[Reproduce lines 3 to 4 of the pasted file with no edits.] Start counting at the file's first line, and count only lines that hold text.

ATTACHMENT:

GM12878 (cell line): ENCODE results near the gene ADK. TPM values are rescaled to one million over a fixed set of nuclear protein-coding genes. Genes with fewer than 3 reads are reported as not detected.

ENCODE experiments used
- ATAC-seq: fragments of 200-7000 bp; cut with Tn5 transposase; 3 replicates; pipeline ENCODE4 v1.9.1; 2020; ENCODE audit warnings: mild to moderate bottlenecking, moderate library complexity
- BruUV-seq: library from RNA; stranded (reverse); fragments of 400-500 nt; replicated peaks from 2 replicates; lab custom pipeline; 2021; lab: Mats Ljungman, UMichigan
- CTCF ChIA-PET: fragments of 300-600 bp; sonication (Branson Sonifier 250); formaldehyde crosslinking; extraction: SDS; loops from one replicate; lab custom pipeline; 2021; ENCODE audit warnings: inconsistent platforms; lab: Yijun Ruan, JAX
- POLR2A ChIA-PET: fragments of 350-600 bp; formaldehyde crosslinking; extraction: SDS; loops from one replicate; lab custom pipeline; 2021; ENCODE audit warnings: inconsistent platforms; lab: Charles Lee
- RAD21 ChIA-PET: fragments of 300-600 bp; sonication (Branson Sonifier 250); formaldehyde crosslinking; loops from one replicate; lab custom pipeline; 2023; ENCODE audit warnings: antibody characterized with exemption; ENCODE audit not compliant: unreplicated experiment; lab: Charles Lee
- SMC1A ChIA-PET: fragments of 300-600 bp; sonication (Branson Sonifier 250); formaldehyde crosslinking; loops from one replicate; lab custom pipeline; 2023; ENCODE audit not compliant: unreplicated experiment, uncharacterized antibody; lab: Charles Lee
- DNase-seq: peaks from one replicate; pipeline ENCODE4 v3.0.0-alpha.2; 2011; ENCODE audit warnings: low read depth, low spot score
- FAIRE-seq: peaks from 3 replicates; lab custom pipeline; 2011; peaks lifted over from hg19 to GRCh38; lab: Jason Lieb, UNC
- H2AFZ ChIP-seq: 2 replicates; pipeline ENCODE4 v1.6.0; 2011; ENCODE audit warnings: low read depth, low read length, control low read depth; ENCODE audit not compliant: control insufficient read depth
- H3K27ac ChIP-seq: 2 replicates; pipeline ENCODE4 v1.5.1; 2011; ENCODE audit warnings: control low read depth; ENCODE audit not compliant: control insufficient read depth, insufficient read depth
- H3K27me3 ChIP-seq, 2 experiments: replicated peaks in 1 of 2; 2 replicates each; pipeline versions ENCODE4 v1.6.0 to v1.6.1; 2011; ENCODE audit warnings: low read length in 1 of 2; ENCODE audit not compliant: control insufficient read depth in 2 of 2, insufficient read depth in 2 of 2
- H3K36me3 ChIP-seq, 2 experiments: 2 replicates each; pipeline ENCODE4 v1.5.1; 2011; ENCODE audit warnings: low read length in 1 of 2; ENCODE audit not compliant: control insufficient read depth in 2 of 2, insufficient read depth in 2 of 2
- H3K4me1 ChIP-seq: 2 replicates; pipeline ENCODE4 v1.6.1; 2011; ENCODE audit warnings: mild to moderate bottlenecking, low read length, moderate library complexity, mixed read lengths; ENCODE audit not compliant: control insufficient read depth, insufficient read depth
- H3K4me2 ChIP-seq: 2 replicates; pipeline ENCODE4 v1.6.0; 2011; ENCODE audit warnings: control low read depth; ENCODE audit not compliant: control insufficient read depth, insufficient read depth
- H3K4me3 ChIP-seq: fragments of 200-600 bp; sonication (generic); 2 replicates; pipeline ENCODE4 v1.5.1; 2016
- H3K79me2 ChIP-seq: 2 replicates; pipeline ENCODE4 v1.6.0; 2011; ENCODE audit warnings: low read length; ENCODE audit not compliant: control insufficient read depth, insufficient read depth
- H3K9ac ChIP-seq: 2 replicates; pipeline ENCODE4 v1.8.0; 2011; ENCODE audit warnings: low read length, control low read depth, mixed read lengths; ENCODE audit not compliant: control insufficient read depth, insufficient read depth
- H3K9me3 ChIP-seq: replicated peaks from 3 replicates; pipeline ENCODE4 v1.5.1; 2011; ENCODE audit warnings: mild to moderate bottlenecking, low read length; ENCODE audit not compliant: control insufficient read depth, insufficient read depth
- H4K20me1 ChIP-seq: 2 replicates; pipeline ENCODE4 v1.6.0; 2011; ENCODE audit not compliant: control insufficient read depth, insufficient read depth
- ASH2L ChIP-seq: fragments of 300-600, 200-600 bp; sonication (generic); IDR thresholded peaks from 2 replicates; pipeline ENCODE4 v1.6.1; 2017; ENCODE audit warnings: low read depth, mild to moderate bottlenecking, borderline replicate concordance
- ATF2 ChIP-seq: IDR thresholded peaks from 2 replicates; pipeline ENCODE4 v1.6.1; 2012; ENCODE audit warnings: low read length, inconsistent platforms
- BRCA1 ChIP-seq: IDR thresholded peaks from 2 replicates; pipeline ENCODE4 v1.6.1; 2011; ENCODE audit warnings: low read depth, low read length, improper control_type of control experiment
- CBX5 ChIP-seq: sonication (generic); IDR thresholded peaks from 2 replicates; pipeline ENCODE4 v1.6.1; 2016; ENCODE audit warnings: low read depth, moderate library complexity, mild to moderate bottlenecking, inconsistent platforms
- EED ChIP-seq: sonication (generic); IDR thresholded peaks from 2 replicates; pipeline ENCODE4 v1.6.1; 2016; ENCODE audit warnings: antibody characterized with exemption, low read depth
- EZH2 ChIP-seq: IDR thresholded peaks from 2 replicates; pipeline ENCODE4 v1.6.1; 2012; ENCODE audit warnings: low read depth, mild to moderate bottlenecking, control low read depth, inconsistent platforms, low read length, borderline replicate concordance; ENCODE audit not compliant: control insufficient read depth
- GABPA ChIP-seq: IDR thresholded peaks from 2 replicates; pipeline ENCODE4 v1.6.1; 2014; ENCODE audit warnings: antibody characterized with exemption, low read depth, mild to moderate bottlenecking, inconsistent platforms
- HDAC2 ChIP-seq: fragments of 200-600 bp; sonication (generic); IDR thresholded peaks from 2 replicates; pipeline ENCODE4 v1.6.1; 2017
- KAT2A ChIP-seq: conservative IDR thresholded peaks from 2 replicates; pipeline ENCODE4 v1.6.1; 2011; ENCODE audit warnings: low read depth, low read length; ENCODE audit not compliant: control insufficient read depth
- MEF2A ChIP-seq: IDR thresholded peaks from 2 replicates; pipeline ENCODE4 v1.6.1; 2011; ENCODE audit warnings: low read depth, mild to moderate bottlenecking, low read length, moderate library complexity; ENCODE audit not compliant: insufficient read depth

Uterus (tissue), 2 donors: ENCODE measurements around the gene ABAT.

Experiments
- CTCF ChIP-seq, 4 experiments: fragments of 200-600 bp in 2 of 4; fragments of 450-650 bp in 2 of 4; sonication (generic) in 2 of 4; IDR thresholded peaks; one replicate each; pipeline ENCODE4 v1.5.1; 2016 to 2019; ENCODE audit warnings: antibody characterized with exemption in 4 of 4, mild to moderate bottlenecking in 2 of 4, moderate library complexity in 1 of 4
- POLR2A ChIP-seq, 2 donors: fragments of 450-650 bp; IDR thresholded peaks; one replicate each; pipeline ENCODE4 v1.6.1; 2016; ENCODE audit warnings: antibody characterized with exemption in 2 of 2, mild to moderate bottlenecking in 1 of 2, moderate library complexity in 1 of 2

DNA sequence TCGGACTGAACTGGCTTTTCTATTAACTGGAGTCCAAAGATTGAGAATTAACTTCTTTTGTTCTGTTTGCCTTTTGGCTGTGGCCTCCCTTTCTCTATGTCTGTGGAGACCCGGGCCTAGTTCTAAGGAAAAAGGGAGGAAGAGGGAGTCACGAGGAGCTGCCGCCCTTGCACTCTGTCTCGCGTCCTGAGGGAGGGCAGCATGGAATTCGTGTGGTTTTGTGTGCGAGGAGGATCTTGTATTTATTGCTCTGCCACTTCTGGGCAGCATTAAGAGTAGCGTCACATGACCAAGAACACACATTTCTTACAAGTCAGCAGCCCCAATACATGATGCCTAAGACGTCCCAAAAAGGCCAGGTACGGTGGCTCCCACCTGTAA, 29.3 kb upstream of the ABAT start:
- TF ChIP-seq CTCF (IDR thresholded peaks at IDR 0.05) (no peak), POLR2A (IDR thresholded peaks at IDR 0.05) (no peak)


- ATAC-seq: fragments of 200-7000 bp; cut with Tn5 transposase; 3 replicates; pipeline ENCODE4 v1.9.1; 2020; ENCODE audit warnings: mild to moderate bottlenecking, moderate library complexity
- BruUV-seq: library from RNA; stranded (reverse); fragments of 400-500 nt; replicated peaks from 2 replicates; lab custom pipeline; 2021; lab: Mats Ljungman, UMichigan